• Join over 1.2 million students every month
  • Accelerate your learning by 29%
  • Unlimited access from just £6.99 per month

Why was the Reform Act passed in 1832?

Extracts from this document...


Why was the Reform Act passed in 1832? There were several major factors involved in the build up to the reform act which all led to the government having to enforce the reform act to keep the people happy. The voting system was extremely out of date, having not been altered since the 18th century and the government had not taken into consideration the demographic changes with had taken place since then. There were many rotten boroughs (Areas which had low vote to high representation ratio) and yet many fast growing cities like Leeds and Manchester had little or no representation at all which meant that no proportional voting was in place. There were no secret ballots and there was a lot of corruption, both in elections and in parliament. People were bribed to vote for a certain candidate for money instead of their qualities and talents. The swing riots was an explosion in Britain at the time as it was such a huge movement of industrial workers, unhappy at low wages, high unemployment and new labour saving devices led the workers to attack machinery and burn barns which was affecting the amount of work in the country. ...read more.


Between 1770 and 1830, the Tories were the dominant force in the House of Commons. The Tories were strongly opposed to increasing the number of people who could vote. However, in November 1830, Earl Grey, a Whig, became Prime Minister. Grey explained to William IV that he wanted to introduce proposals that would get rid of some of the rotten boroughs. These boroughs were parliamentary constituencies that had over the years, declined in size, but still had the right to elect members of the House of Commons. Many had been prosperous market towns in the Middle Ages, but by now had declined to no more than country villages. Grey also planned to give Britain's fast growing industrial towns such as Manchester, Birmingham, Bradford and Leeds, representation in the House of Commons. In April 1831 Grey asked William IV to dissolve Parliament so that the Whigs could secure a larger majority in the House of Commons. Grey explained this would help his government to carry their proposals for parliamentary reform. William agreed to Grey's request and after making his speech in the House of Lords, walked back through cheering crowds to Buckingham Palace. ...read more.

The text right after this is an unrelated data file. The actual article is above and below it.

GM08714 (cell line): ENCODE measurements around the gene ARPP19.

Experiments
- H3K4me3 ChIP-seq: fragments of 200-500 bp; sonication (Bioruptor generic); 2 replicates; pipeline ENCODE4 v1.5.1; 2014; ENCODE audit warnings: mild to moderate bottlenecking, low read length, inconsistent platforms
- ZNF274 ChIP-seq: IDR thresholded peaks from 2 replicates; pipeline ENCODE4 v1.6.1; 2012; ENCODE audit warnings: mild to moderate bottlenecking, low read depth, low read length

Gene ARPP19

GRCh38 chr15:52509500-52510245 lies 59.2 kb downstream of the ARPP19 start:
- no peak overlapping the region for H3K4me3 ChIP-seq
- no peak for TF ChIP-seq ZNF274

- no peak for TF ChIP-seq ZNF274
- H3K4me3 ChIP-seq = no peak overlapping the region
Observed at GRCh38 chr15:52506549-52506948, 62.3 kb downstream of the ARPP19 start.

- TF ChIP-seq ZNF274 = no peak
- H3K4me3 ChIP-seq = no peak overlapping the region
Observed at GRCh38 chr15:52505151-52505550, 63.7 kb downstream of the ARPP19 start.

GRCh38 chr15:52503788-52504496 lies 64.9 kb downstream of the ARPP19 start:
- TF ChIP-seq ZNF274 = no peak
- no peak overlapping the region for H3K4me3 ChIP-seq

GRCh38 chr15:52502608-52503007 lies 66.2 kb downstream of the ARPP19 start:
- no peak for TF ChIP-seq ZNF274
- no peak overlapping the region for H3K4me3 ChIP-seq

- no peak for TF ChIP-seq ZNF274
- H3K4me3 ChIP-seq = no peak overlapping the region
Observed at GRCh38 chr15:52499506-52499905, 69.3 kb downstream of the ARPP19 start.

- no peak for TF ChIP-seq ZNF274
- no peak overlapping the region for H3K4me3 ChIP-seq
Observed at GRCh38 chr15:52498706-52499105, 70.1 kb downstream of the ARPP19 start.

With London the scene of huge and stormy demonstrations, Earl Grey and his Whig government tried again to introduce a Reform Act. Finally, on 13th April 1832, the Reform Act was passed by a small majority in the House of Lords. Overall, the old political system was out dated and with all the problems occurring, something needed to be done. The most important event which was the turning event, was the change in government attitude, the introduction of the Whigs who were pro reform and with a leader Earl Grey who was determined to continue to not only get pro reform candidates elected but to get a reform passed even if he failed the first time and prevented by those who were averse to reform. The Whigs also had close links with industrialists and supported moderate political and social reform, unlike most Tories who strongly supported the interests of the aristocracy and were opposed to reform of any kind. The pressure of riots, foreign revolutions, and pressure groups also caused the change in attitude that soon forced and persuaded parliament to change their minds and allow the reform bill to be passed in 1832. ?? ?? ?? ?? ...read more.

The above preview is unformatted text